Until then, all we have are the pictures and the memories. Here's to 2009!

Thursday, December 25, 2008

Happy X-mas!

The blog has been neglected, but it will never be neglected over the holidays.  Most people take this time to reflect on the events of the past year, but I want to take some time to wish everyone the best for the future, a very Merry Christmas, and an excellent New Year!  

See everyone in 2009!

Tuesday, November 04, 2008

Rock the Vote!

In the spirit of the day, I will re-post something I wrote approximately four years ago regarding the 2004 election. If you will, here's the original text. Get out and vote!

Several times throughout the last few days, I've heard arguments from both sides of the political spectrum attempt explanation of the electoral process and how we now have G-Dubb as prez for the next four years (FOUR years!). It comes down to a couple of simple issues that I've consistently seen:

1. Kerry is not a strong candidate for president.

2. Bush makes people feel like their moral values are safe.

I'll accept the first tenet because I was never fully comfortable with Mr. Kerry from early on during the primary elections. Mostly, I was surprised that he came so strongly out of left field to steal the primaries from more viable candidates, but in the end, he was it, and we had to accept that as fact. His rhetoric towards the end of his presidential campaign became much stronger, but unfortunately, it appeared to be too little too late. For what it's worth, I believed in what he had to say: that he could empower the economy, become a champion of the middle class, return our civil liberties to what they once were, and heal our standing within the international community, but unfortunately, the majority (yes, it is an official majority) of the country didn't hear this side of his message and instead saw an untrustworthy and weak-minded candidate.

Now, the second idea, that Mr. Bush makes people feel their moral values and lives are protected is not a lot of hogwash. It's no surprise that middle America finds his down-home demeanor and devotion to faith reassuring. We out on the west coast and northeast of the country may think differently, however. While many of us may have seen the economy, the international spectrum, and the war overseas as the biggest issues, many outside of these states saw gay marriages, stem-cell research, and abortion as abominations of faith that should be gutted and thrown overboard. Forget that people with different sexual orientations should be allowed civil liberties, forget that many adults suffer daily from debilitating disease, and forget that violent sexual crimes can lead to unfortunate choices, but remember that our country was founded by what else, Puritans. Is it any surprise then that moral values were the highest rated deciding factor in this election?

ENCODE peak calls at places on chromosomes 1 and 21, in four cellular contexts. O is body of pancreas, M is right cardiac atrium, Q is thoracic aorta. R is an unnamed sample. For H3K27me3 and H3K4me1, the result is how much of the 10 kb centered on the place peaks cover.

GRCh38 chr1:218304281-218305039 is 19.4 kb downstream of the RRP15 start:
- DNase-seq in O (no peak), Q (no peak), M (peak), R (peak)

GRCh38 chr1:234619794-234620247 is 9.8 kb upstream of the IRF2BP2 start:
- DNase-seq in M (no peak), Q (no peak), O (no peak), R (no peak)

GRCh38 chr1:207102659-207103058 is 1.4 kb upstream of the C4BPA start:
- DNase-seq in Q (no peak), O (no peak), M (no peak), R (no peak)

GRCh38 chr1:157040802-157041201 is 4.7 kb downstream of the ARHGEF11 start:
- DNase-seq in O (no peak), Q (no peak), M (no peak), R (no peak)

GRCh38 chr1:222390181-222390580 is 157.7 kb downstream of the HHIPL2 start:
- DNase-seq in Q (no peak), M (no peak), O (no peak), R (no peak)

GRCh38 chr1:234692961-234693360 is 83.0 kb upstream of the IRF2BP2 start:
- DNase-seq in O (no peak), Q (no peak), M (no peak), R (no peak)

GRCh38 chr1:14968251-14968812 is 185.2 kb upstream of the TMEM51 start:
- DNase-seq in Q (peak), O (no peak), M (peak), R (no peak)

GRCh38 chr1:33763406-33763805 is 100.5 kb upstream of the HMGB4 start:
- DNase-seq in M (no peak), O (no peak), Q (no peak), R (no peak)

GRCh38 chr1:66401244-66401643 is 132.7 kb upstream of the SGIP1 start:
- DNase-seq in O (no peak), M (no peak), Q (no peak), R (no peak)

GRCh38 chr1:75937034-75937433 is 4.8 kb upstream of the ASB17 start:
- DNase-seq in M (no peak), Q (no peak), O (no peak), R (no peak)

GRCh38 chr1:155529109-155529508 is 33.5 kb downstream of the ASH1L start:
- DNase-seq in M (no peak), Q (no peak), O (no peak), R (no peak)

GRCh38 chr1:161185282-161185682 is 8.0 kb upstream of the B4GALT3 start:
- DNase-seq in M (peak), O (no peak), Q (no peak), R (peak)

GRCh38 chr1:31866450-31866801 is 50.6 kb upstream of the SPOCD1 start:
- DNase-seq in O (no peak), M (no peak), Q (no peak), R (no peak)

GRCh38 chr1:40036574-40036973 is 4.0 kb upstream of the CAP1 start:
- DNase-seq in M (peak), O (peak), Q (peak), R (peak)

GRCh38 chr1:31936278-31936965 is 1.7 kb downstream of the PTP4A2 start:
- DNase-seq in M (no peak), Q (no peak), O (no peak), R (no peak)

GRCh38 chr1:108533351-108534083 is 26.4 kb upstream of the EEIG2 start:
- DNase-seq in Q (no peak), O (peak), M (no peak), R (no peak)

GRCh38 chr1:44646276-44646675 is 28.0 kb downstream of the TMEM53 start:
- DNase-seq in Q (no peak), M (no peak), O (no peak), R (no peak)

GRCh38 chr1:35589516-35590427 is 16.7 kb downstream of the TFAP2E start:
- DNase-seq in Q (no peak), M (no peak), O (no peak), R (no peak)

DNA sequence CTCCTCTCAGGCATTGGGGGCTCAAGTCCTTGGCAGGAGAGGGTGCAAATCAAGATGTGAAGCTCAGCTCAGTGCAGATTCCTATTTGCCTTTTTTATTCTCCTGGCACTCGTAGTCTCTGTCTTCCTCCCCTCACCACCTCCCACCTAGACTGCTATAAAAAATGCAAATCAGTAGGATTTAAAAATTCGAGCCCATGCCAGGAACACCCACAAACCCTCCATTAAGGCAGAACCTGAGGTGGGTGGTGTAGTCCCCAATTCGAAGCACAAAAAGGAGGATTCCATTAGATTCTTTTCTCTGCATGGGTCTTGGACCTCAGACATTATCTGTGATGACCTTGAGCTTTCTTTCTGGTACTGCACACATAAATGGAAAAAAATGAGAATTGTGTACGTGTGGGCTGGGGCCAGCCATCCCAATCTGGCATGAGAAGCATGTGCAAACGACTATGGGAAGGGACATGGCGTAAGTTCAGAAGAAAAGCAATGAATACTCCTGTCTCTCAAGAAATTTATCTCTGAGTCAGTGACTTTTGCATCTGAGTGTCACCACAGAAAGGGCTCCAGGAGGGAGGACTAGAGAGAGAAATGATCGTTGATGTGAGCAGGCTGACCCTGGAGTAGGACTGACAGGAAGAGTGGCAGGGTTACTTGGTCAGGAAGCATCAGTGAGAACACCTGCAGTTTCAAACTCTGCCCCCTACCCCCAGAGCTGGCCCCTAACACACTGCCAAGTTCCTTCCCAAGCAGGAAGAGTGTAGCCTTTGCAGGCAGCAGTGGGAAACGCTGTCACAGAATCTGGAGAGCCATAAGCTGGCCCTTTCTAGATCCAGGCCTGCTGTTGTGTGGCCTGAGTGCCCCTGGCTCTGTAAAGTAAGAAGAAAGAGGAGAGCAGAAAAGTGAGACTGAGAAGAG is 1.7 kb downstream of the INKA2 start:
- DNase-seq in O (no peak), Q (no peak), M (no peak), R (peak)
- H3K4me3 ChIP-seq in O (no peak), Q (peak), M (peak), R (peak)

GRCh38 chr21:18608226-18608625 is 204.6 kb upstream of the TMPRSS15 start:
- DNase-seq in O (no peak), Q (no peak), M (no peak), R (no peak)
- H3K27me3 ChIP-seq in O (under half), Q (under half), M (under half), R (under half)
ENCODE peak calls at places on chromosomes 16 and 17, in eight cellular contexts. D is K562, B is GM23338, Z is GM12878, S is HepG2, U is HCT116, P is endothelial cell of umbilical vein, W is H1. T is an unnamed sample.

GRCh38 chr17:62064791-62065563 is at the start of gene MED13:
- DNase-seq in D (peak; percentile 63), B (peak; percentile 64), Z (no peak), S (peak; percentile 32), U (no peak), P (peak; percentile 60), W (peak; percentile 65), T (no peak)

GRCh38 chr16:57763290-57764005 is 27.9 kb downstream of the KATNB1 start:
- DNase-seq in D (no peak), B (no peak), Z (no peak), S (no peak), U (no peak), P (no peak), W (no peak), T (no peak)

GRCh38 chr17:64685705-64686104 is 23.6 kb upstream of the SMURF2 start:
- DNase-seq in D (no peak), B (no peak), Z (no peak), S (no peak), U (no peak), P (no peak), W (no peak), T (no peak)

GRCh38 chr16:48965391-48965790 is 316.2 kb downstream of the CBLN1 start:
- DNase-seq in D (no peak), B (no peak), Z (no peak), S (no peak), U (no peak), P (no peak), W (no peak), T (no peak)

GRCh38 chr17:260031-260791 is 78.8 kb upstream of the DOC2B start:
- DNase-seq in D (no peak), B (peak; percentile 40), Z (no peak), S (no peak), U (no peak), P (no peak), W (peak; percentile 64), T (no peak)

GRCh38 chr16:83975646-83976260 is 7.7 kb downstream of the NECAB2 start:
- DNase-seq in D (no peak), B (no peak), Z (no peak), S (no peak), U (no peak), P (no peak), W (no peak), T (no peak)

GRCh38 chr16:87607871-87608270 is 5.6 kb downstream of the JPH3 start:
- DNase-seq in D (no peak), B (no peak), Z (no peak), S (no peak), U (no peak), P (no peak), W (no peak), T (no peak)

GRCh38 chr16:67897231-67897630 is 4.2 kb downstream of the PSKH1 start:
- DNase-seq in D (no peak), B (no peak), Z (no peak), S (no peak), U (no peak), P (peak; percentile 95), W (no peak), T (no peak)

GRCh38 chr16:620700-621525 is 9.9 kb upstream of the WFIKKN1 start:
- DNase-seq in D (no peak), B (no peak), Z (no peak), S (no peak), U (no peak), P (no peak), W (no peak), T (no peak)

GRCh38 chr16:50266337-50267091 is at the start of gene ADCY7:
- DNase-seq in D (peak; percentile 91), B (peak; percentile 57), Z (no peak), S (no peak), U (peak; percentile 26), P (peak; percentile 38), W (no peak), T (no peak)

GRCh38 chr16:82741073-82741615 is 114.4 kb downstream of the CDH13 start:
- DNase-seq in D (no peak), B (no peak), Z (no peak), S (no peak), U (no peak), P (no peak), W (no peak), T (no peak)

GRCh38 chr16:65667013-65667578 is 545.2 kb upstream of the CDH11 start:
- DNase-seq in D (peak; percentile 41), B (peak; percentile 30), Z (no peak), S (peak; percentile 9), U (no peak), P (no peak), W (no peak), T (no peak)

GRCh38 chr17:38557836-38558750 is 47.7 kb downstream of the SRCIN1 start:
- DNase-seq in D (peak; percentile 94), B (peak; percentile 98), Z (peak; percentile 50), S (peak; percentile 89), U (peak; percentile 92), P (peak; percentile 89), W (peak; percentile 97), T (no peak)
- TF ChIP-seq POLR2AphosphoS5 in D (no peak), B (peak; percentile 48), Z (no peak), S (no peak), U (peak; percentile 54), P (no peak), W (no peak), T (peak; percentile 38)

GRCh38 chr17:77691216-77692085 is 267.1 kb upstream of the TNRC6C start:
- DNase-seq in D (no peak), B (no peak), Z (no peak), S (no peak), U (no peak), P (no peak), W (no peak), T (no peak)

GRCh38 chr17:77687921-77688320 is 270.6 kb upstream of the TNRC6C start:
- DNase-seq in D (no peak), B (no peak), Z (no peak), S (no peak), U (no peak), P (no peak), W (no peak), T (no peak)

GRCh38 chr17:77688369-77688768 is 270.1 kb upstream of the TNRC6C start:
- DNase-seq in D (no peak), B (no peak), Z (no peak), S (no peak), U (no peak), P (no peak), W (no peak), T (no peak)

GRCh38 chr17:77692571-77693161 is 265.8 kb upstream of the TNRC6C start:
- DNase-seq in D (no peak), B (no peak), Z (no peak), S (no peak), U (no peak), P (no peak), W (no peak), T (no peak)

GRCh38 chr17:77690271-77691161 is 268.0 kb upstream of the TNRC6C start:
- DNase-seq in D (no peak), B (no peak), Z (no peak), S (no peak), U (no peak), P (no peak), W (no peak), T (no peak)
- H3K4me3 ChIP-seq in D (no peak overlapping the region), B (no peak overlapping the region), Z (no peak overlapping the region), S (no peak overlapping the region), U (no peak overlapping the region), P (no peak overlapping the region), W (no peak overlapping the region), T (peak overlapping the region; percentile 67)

Ultimately, I like to believe we all wanted our moral values protected. It can be argued that those of us in the blue counties (check out the purple map to get an idea of what I mean) were thinking of others while those in red counties thought of themselves. I'm not trying to say that there's less compassion in the south and Midwest than in other regions of the country, but isn't it what drives these issues. Do we not want others to have the same rights we do, or are we more concerned that their rights will infringe on ours? I like to think that it's a little of both for everyone.

I'll end by posting what the newly elected Senator from Illinois, Barack Obama said at the Democratic National Convention:
Yet even as we speak, there are those who are preparing to divide us, the spin masters and negative ad peddlers who embrace the politics of anything goes. Well, I say to them tonight, there's not a liberal America and a conservative America—there's the United States of America. There's not a black America and white America and Latino America and Asian America; there's the United States of America. The pundits like to slice-and-dice our country into Red States and Blue States; Red States for Republicans, Blue States for Democrats. But I've got news for them, too. We worship an awesome God in the Blue States, and we don't like federal agents poking around our libraries in the Red States. We coach Little League in the Blue States and have gay friends in the Red States. There are patriots who opposed the war in Iraq and patriots who supported it. We are one people, all of us pledging allegiance to the stars and stripes, all of us defending the United States of America.

It's my country, and your country, let's make it work for us.